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Ideas & Debate

Census is one more time to intrude on citizen privacy

Next Saturday, census strangers will knock on
Next Saturday, census strangers will knock on your door. FILE PHOTO | NMG 

Next Saturday — around when, for English Premiership football fans, the second half of the Manchester United versus Crystal Palace game begins, and an hour and a half before Liverpool hosts Arsenal — government census enumerators shall knock on our doors.

From what the Kenya National Bureau of Statistics (KNBS) tells us, the Q&A session will take 30 minutes out of our “footie” time, with a plus or minus condition when adjusted for household size. Also, you don’t actually have to be at home at the time, since you have up to the 31st to recall, in true movie style, “What You Did On August 24th”.

The best definition I have come across for a population census, from the International Encyclopedia of the Social and Behavioral Sciences, is that it’s “a systematic recording of information on all members of a population usually residing in a country (de jure) or present at the time of enumeration (de facto)”. KNBS offers a simpler one, “the process of counting all people in a country at a specified time”.

Hello? Then what was “Huduma Namba” all about? In taking personal data and details, weren’t we effectively being counted at the same time? With a forthcoming referendum, boundaries review et al, Kenyans probably need an official Gantt chart, or Critical Path Analysis, simply to keep up with government’s intrusions in our lives. Watch out for a public holiday on the Monday 26th too.

Huduma Namba? That process implemented before the law is in place. Sh6.6 billion to tag most of us in the beginning, probably Sh8 billion after the extension, given our spending proclivity. Prepare to feign shock and awe when the Auditor-General reveals this malady in the fullness of time.

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Of course, there’s also that “post-hoc” Huduma bill in Parliament that stops any realistic transaction in Kenya without “namba”. In that bill is a Huduma card, a new twist, since it’s now possible for actual body parts, like fingers, to be identifiers. A normed unit production cost of between $3 (basic e-ID) and $12 (smart, multi-layer, multi-functional e-ID) sounds like a juicy tender of say, Sh15-60 billion.

That’s all before the e-ID becomes a financial instrument, at which point we have state capture.

Costs matter. For more tablets and supervisors, and roughly the same number of ground staff, Ethiopia’s 2020 census – postponed from April this year - will cost the equivalent of Sh12 billion (originally Sh6 billion); basically 2/3rds of what we plan to spend for half their population. Benchmarking, anyone? Recall SGR cost differentials, and official blather about our “different terrain”.

People matter. Huduma Namba asked us and family who we were, where we were born, our state of disability, citizenship, marital status, parental or guardian details, permanent and current physical addresses, contact and education details, employment and agricultural tendencies, before biometrics.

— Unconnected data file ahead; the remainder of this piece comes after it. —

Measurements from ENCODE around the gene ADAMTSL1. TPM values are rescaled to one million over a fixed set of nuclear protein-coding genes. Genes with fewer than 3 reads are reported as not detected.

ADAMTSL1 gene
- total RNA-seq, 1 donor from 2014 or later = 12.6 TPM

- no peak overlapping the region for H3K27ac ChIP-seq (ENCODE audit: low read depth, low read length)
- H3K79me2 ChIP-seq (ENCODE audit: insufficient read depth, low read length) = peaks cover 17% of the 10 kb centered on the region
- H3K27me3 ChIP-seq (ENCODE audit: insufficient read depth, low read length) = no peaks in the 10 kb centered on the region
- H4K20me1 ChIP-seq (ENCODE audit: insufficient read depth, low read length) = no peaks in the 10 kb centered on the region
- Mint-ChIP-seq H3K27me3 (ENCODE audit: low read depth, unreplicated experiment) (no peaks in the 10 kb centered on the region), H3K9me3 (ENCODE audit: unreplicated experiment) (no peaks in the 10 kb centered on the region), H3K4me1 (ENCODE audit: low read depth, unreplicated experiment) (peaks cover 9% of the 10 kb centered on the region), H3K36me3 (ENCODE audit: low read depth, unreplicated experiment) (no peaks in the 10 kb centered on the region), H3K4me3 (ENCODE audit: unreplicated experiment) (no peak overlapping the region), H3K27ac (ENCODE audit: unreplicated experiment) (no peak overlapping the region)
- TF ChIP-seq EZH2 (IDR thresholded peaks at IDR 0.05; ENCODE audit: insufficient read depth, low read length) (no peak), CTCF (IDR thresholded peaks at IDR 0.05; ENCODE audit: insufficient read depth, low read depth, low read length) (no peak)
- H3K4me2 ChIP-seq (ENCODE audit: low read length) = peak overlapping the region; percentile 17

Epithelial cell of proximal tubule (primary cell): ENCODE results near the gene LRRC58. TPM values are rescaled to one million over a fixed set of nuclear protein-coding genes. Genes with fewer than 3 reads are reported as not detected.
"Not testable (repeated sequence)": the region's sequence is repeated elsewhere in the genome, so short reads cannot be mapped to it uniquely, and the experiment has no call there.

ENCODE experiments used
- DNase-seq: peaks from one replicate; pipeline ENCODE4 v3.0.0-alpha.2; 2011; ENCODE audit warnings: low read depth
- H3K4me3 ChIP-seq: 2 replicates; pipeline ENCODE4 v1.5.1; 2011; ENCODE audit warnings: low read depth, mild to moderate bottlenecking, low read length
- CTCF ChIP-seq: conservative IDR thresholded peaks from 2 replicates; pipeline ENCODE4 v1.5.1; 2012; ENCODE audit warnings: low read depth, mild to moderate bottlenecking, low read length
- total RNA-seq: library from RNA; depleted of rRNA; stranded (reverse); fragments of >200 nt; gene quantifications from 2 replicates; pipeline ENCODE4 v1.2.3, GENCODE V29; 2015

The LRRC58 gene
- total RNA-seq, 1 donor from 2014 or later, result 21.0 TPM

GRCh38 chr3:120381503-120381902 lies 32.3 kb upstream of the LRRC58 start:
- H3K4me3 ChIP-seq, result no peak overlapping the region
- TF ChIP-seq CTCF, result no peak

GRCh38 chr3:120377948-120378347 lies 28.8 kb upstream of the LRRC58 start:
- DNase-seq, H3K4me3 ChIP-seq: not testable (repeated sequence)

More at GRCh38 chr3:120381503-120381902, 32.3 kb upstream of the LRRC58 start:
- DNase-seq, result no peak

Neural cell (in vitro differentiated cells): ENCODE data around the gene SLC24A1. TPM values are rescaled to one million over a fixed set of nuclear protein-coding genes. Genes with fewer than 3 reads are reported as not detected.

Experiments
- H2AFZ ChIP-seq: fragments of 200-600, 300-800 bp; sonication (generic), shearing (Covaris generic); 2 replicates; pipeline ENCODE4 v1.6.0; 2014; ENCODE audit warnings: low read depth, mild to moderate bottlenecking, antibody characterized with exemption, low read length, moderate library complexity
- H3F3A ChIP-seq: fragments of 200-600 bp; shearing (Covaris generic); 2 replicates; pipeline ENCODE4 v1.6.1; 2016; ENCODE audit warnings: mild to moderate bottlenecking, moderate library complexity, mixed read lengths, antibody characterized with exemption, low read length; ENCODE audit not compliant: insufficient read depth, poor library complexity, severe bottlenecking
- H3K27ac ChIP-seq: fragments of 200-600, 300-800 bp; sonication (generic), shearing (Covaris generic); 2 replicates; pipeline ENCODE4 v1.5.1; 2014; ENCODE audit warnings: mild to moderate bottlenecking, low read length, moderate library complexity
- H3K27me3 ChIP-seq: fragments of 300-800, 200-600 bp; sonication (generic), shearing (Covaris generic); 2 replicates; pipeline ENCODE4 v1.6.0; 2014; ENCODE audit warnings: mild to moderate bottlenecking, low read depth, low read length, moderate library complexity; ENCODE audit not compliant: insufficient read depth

Based on a form with small print that the process was mandatory when our courts ruled it as voluntary.

Now, between those “footie” games, census strangers will knock on my door to find out the same stuff before delving into whether I own or rent, have animals to be counted, water to drink, toilets to flush or religion I practice. Apparently Huduma Namba was about who you are and where you came from, and the census is about who and where you are today. Think about this in the context of Kenya’s future electoral space.

Which is why policy matters. It is why government must treat policy as a response to the challenges that the people face; or more differently, that government exists with “the consent of the governed”.

As the head of the UN, the late Kofi Annan noted that “good government is a necessary (though insufficient) condition for good governance”. One assumes he was alluding to official competence.

This could have been so differently designed. The census is a good thing. But a census following Huduma Namba reflects a Government of National Confusion; the lack of “joined-up” government.

In 2014, there was a proposal to connect people (all in Kenya) and establishments (companies, societies et al) to land and assets (which are not owned by ghosts). Indeed there was a plan - Umoja Kenya.

Now, between Huduma Namba’s “Jitokeze, Jisajiri, Ujitambulishe” (basically, “get out/sign up, then show and introduce yourself”) and KNBS’s “Jitokeze Uhasibike” (“get out/sign up and be counted”), our privacy is gone. These Kiswahili slogans alone (forget the English ones) sounds colonial at best.

It’s disturbing. It’s time to connect the democratic dots for Kenyans. Yesterday. And Tomorrow.

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